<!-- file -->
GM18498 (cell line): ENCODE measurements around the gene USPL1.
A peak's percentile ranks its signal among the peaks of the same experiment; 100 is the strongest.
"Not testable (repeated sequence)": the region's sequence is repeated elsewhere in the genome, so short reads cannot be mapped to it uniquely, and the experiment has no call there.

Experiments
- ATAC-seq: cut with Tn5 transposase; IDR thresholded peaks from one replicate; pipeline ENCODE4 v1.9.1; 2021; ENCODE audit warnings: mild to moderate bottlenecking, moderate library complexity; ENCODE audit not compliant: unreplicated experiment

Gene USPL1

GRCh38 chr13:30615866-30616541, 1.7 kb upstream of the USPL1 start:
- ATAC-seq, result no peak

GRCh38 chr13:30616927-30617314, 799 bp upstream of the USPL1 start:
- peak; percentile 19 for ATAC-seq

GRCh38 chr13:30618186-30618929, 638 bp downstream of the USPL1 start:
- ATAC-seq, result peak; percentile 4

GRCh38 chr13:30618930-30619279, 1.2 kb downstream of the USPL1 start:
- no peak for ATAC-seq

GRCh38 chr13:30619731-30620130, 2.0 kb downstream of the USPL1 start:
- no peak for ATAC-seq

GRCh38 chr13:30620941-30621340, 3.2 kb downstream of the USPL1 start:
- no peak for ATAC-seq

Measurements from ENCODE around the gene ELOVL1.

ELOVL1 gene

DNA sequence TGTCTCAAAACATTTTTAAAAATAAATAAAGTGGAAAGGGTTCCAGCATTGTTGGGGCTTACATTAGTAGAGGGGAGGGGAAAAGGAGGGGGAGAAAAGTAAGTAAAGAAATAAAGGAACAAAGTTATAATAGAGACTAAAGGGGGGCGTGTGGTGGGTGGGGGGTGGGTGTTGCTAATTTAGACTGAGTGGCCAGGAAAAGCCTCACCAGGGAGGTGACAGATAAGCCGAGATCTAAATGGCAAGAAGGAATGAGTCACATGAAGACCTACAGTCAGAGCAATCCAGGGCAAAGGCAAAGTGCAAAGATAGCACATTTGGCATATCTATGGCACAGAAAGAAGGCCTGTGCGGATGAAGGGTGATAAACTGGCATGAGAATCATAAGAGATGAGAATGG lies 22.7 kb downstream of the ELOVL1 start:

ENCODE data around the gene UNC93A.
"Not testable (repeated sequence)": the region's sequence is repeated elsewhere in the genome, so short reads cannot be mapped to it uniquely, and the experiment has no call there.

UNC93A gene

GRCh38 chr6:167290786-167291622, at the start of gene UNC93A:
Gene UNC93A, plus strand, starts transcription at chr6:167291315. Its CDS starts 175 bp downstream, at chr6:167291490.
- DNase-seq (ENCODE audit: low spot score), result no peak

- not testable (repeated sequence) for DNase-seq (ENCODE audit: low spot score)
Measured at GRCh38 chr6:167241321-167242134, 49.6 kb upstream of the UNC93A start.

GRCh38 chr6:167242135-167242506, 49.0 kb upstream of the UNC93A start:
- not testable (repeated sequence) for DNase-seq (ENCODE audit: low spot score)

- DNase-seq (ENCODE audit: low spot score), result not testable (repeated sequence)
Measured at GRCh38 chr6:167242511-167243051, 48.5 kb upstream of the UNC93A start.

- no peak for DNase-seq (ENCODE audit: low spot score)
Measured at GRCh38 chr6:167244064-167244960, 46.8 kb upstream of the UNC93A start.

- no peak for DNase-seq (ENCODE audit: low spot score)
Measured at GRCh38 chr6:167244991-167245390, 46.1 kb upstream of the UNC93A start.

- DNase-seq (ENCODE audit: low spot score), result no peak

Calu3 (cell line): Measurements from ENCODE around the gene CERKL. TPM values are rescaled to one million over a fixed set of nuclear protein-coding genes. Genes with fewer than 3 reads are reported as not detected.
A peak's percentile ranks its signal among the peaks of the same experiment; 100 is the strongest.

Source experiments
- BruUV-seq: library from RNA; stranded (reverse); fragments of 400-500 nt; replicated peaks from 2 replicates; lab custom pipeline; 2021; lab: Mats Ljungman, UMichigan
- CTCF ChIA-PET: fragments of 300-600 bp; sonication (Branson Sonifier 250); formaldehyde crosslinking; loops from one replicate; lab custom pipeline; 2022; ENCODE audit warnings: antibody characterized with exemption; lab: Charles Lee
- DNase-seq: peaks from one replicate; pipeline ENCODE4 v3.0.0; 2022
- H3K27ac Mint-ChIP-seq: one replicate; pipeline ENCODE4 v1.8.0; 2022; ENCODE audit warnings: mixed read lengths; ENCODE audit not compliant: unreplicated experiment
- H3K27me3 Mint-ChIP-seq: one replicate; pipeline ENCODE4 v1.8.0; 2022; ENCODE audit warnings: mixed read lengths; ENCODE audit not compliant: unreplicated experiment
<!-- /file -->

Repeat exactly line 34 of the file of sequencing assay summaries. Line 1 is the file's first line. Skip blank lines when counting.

- no peak for DNase-seq (ENCODE audit: low spot score)